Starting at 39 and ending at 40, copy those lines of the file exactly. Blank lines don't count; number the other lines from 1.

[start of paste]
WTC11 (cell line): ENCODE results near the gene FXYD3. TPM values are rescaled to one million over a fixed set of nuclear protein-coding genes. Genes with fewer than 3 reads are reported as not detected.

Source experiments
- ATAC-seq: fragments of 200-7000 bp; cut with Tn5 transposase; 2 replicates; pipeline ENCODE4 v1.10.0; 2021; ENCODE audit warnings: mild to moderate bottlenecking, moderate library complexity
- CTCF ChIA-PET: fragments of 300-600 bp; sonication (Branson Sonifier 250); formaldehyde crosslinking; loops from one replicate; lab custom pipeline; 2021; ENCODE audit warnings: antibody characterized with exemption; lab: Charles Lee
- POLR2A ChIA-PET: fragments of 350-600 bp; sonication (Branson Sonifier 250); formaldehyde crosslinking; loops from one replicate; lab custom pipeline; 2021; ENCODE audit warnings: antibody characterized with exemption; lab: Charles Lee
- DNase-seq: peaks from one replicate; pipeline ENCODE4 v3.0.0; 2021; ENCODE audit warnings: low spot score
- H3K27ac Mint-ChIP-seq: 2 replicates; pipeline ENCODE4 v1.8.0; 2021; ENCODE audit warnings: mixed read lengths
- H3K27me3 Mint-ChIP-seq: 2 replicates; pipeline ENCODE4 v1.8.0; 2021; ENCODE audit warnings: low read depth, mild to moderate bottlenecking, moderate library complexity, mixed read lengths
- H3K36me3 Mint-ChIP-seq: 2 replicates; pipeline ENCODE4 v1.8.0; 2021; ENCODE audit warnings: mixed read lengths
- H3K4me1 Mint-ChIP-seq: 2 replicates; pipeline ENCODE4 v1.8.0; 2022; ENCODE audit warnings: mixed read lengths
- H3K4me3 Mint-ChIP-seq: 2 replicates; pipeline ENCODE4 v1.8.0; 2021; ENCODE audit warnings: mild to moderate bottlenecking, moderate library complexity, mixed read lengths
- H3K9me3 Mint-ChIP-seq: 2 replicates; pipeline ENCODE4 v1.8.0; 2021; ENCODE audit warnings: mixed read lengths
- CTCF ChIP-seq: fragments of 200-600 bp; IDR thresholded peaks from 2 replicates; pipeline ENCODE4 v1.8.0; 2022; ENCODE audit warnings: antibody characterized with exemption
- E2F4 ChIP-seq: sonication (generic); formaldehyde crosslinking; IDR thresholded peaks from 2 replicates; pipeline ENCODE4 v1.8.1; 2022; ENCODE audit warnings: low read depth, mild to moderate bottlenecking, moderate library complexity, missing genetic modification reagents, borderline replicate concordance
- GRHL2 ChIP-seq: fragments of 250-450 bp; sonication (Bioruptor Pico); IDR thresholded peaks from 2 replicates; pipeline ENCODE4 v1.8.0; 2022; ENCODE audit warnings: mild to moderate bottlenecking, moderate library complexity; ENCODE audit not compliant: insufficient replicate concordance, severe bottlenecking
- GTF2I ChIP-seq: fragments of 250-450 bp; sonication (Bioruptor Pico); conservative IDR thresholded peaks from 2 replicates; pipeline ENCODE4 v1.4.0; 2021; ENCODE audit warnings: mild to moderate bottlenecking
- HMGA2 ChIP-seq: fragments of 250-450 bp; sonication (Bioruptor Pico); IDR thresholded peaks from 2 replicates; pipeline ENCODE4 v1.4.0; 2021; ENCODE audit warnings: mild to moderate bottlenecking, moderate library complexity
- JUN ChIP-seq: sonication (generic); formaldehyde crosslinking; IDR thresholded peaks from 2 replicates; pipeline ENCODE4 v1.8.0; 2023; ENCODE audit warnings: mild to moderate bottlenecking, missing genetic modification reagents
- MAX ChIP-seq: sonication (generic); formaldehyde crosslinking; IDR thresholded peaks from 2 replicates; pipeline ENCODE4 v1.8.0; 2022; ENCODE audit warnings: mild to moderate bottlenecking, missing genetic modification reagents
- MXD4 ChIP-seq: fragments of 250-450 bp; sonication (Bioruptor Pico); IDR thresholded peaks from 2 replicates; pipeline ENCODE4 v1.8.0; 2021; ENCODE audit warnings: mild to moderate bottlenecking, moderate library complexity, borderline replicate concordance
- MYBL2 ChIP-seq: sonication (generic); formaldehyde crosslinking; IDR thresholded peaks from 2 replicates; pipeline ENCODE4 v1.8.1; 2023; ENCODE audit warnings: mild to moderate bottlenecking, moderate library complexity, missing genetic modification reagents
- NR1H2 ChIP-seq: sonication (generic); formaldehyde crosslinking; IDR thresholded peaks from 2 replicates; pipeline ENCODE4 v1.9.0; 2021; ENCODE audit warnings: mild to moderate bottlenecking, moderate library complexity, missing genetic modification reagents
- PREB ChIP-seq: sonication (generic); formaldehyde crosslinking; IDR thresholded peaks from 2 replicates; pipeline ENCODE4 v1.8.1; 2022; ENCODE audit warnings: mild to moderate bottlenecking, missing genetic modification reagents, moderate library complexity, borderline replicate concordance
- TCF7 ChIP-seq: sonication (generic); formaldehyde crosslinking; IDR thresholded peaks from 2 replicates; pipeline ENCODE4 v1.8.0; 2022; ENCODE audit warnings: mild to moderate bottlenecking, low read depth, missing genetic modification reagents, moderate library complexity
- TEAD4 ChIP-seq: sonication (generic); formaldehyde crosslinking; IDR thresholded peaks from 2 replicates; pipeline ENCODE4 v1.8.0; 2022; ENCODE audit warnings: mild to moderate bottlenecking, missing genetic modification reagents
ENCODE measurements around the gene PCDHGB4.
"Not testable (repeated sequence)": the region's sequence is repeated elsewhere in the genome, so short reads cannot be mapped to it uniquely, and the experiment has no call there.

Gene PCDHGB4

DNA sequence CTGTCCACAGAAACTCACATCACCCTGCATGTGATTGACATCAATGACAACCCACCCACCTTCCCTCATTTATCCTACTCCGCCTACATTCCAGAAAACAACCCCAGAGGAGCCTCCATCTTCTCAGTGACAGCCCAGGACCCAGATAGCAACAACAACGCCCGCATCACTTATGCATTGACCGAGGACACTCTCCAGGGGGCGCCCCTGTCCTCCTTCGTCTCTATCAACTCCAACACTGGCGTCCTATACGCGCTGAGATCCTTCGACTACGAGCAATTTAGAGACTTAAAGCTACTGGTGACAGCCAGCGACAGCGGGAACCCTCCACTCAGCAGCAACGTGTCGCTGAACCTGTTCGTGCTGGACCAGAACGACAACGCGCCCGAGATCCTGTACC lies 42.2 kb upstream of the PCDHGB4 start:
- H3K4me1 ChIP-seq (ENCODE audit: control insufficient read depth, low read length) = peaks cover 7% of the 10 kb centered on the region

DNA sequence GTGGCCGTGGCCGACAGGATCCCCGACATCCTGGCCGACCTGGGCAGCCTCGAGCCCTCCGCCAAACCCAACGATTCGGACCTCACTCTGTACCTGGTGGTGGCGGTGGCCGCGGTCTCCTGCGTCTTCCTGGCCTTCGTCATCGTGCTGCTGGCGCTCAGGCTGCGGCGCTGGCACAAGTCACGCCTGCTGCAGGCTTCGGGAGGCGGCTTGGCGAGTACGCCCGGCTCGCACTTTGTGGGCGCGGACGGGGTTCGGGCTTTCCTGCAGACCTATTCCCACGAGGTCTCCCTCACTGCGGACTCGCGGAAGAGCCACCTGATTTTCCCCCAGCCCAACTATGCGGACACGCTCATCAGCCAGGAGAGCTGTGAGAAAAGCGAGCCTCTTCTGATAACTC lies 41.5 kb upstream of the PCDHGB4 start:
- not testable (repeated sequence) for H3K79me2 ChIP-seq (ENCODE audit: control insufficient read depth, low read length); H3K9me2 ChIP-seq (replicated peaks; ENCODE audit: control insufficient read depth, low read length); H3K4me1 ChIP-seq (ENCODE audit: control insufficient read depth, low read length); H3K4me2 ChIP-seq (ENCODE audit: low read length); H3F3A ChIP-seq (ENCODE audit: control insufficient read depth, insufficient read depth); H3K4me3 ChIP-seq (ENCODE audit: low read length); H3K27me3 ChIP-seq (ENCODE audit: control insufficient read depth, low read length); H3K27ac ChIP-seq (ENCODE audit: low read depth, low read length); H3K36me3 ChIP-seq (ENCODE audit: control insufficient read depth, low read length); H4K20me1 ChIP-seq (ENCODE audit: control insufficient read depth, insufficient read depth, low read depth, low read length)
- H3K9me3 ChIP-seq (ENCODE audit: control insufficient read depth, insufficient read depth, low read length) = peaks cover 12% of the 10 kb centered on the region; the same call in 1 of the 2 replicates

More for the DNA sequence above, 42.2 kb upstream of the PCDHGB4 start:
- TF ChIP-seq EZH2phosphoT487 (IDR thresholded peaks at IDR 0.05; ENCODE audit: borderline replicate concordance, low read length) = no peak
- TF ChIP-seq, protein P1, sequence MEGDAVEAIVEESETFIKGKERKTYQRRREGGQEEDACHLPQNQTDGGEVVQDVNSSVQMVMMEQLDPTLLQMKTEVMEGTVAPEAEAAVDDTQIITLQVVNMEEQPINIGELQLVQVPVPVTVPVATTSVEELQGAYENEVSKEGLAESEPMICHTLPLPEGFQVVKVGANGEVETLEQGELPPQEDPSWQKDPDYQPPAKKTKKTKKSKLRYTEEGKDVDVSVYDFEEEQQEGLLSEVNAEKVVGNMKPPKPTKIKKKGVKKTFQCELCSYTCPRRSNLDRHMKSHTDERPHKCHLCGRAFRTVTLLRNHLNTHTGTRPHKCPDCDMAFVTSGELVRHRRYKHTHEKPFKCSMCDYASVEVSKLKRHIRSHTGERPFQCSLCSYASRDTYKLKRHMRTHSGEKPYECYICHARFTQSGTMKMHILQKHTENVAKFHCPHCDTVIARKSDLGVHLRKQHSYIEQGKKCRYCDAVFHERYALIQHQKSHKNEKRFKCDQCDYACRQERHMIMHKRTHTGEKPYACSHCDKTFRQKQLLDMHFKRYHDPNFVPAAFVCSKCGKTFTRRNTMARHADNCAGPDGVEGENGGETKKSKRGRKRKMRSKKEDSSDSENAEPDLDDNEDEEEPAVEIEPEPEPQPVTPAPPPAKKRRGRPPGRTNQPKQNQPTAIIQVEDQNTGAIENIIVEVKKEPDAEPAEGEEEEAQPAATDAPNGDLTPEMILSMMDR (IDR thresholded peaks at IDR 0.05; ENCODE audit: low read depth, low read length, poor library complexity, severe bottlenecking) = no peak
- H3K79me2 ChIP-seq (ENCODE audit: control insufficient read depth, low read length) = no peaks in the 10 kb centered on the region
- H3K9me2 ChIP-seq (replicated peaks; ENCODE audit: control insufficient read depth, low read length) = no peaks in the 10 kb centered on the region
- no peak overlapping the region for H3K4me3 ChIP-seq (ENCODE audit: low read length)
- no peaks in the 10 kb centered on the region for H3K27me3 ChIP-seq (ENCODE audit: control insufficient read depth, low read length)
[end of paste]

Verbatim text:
- no peak overlapping the region for H3K4me3 ChIP-seq (ENCODE audit: low read length)
- no peaks in the 10 kb centered on the region for H3K27me3 ChIP-seq (ENCODE audit: control insufficient read depth, low read length)